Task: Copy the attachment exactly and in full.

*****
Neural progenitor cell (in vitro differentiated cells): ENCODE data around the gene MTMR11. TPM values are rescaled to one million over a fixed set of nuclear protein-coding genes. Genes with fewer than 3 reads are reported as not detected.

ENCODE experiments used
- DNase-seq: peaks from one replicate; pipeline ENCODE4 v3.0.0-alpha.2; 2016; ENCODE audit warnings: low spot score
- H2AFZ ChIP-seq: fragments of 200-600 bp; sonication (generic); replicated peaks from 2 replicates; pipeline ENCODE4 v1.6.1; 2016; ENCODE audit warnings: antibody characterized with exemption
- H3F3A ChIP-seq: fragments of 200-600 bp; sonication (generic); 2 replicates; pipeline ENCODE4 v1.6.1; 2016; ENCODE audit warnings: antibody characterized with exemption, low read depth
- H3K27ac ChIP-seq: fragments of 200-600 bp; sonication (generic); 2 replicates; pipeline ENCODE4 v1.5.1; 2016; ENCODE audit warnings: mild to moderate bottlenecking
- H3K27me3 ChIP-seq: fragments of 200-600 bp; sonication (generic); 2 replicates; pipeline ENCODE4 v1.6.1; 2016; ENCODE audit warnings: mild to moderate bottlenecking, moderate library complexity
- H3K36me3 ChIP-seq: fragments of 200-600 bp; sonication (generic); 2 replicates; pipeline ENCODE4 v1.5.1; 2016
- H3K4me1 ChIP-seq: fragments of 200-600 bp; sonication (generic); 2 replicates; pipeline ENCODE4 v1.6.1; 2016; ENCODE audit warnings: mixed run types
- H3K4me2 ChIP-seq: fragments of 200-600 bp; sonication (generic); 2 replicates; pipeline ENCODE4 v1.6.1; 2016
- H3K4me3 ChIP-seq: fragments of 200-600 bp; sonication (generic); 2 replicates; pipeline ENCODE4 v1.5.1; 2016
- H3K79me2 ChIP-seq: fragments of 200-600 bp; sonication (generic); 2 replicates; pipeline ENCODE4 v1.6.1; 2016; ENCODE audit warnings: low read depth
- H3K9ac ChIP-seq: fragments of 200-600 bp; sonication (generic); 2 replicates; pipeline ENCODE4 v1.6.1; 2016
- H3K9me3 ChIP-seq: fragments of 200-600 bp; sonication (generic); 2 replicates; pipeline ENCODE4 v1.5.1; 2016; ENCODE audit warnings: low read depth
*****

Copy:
Neural progenitor cell (in vitro differentiated cells): ENCODE data around the gene MTMR11. TPM values are rescaled to one million over a fixed set of nuclear protein-coding genes. Genes with fewer than 3 reads are reported as not detected.

ENCODE experiments used
- DNase-seq: peaks from one replicate; pipeline ENCODE4 v3.0.0-alpha.2; 2016; ENCODE audit warnings: low spot score
- H2AFZ ChIP-seq: fragments of 200-600 bp; sonication (generic); replicated peaks from 2 replicates; pipeline ENCODE4 v1.6.1; 2016; ENCODE audit warnings: antibody characterized with exemption
- H3F3A ChIP-seq: fragments of 200-600 bp; sonication (generic); 2 replicates; pipeline ENCODE4 v1.6.1; 2016; ENCODE audit warnings: antibody characterized with exemption, low read depth
- H3K27ac ChIP-seq: fragments of 200-600 bp; sonication (generic); 2 replicates; pipeline ENCODE4 v1.5.1; 2016; ENCODE audit warnings: mild to moderate bottlenecking
- H3K27me3 ChIP-seq: fragments of 200-600 bp; sonication (generic); 2 replicates; pipeline ENCODE4 v1.6.1; 2016; ENCODE audit warnings: mild to moderate bottlenecking, moderate library complexity
- H3K36me3 ChIP-seq: fragments of 200-600 bp; sonication (generic); 2 replicates; pipeline ENCODE4 v1.5.1; 2016
- H3K4me1 ChIP-seq: fragments of 200-600 bp; sonication (generic); 2 replicates; pipeline ENCODE4 v1.6.1; 2016; ENCODE audit warnings: mixed run types
- H3K4me2 ChIP-seq: fragments of 200-600 bp; sonication (generic); 2 replicates; pipeline ENCODE4 v1.6.1; 2016
- H3K4me3 ChIP-seq: fragments of 200-600 bp; sonication (generic); 2 replicates; pipeline ENCODE4 v1.5.1; 2016
- H3K79me2 ChIP-seq: fragments of 200-600 bp; sonication (generic); 2 replicates; pipeline ENCODE4 v1.6.1; 2016; ENCODE audit warnings: low read depth
- H3K9ac ChIP-seq: fragments of 200-600 bp; sonication (generic); 2 replicates; pipeline ENCODE4 v1.6.1; 2016
- H3K9me3 ChIP-seq: fragments of 200-600 bp; sonication (generic); 2 replicates; pipeline ENCODE4 v1.5.1; 2016; ENCODE audit warnings: low read depth